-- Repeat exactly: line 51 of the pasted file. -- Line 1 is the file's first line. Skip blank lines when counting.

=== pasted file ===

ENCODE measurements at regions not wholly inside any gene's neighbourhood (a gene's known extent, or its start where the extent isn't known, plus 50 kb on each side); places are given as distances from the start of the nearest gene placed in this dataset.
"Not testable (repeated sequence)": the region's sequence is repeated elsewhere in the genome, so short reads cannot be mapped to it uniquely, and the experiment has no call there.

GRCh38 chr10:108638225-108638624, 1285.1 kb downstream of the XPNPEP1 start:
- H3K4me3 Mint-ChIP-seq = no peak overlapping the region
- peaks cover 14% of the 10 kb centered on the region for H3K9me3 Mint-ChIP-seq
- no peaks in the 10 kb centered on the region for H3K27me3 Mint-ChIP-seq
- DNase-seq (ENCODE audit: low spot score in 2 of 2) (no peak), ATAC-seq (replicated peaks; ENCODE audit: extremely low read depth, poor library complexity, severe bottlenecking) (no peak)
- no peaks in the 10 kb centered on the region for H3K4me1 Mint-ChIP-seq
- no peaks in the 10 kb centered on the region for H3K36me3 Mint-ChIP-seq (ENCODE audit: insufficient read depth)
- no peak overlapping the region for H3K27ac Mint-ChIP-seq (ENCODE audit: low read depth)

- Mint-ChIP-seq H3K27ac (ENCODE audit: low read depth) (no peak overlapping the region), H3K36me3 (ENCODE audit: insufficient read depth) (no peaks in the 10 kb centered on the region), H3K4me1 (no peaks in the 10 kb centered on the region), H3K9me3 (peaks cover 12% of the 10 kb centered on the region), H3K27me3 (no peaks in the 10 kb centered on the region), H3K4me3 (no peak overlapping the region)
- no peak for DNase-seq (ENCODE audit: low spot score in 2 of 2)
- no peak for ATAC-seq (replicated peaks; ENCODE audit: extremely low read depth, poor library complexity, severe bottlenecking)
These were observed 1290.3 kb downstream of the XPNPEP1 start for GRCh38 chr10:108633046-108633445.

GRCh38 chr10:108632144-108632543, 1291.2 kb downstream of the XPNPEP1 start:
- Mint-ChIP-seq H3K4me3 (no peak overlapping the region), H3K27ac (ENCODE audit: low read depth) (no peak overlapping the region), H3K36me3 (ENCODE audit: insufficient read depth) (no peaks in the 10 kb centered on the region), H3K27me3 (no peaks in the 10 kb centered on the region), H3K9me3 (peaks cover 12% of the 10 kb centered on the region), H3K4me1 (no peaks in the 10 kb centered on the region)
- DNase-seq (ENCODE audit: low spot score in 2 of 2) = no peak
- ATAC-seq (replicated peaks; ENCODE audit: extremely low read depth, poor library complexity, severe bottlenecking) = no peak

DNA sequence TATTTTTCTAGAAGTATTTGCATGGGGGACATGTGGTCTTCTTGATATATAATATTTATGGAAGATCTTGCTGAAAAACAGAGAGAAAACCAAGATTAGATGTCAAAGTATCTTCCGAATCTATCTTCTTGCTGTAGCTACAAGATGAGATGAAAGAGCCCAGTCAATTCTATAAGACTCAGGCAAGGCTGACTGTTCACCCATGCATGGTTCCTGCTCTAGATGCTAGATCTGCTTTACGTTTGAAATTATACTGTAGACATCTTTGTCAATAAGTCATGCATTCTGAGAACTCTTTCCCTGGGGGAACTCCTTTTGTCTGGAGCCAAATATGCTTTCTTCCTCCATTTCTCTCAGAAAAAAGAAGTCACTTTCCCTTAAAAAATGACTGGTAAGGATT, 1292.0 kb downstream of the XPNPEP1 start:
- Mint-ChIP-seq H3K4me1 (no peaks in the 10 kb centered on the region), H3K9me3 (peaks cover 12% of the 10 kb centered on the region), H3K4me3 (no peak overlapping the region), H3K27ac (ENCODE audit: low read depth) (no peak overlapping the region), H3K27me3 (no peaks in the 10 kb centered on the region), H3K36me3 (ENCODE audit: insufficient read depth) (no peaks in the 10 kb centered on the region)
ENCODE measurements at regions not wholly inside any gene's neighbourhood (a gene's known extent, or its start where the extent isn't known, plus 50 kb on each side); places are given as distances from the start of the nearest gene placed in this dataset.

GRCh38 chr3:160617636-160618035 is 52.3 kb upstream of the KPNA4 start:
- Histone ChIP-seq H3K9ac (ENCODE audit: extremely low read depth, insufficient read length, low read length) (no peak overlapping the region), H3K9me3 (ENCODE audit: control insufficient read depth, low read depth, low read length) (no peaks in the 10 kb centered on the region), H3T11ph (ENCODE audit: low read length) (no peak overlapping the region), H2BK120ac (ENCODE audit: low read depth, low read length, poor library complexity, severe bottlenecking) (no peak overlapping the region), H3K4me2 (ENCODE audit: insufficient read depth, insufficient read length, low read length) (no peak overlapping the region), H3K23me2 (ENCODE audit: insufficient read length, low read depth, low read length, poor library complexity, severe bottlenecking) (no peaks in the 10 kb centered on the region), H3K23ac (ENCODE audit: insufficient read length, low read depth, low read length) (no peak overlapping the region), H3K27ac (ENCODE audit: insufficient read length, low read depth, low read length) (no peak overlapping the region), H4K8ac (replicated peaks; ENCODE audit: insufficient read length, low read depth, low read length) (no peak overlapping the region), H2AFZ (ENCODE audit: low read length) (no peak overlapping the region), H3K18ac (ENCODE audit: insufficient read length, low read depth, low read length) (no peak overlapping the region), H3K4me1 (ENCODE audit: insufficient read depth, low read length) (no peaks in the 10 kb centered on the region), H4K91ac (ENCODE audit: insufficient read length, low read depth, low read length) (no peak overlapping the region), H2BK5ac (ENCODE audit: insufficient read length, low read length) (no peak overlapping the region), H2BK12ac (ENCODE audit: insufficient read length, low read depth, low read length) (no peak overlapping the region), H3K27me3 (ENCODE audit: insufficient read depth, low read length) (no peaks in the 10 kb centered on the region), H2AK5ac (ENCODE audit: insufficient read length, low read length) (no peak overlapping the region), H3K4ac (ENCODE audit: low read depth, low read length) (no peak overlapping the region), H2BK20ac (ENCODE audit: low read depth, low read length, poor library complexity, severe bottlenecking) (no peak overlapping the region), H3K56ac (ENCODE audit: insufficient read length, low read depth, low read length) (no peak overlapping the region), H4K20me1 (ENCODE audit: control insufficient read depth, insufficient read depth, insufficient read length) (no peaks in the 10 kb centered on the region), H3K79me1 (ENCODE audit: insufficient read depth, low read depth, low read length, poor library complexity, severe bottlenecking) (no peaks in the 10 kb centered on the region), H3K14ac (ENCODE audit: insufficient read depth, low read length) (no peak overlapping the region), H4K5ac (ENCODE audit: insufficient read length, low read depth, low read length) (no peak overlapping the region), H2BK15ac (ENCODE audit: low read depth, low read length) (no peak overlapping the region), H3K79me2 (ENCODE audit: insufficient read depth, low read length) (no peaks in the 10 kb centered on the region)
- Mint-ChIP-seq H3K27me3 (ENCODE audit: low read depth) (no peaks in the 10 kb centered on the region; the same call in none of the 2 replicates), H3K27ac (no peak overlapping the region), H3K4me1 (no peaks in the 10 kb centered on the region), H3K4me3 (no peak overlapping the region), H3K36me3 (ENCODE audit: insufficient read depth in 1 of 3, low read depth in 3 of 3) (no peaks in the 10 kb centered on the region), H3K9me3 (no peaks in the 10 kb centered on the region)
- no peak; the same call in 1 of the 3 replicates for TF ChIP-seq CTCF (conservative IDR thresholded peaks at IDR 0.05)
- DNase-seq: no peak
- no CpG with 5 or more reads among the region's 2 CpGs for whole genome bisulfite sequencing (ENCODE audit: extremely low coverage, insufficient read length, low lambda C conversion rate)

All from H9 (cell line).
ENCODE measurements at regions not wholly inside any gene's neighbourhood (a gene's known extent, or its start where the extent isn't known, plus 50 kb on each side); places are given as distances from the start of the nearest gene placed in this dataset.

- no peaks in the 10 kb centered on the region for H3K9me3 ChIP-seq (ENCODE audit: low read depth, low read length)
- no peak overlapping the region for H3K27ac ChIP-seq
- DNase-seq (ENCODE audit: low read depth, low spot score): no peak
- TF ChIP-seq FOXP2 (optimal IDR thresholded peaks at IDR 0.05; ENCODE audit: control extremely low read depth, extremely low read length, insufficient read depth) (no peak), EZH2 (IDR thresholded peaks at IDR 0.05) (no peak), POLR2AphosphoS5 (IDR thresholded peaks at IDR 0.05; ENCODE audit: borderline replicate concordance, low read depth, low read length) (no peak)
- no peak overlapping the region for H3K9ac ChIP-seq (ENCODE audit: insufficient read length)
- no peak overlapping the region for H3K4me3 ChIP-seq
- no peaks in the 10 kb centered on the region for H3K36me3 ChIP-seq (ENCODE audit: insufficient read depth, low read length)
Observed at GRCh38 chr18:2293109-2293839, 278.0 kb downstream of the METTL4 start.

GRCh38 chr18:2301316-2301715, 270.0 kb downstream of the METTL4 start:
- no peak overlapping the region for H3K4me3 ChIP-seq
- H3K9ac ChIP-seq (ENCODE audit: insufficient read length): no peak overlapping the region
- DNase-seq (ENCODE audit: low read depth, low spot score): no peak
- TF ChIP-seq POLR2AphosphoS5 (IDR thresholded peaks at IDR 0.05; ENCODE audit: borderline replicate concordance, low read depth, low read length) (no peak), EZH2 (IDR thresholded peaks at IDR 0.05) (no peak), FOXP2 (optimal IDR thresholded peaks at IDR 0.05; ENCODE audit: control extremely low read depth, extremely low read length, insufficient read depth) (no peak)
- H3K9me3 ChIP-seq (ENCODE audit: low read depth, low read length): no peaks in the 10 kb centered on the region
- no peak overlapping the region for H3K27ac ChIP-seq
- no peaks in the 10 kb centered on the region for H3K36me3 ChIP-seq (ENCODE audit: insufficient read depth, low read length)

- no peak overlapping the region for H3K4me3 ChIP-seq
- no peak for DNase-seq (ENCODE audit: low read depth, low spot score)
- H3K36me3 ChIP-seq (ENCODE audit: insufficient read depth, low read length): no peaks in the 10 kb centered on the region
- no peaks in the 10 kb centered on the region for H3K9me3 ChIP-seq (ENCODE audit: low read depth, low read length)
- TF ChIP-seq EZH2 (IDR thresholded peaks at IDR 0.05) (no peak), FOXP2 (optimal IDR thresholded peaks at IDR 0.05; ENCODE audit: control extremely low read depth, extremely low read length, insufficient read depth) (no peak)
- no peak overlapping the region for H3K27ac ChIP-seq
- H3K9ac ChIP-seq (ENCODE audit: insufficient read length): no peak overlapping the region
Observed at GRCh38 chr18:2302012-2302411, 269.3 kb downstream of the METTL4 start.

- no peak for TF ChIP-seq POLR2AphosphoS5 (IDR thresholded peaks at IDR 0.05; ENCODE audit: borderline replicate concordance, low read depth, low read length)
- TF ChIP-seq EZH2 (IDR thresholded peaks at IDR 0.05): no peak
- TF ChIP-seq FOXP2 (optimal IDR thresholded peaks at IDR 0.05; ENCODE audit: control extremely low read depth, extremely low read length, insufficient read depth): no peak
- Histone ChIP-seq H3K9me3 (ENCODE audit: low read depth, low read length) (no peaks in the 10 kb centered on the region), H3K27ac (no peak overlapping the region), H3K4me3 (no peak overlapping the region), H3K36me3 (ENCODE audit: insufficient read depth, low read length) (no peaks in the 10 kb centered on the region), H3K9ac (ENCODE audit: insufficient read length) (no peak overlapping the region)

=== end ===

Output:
- no peak overlapping the region for H3K27ac ChIP-seq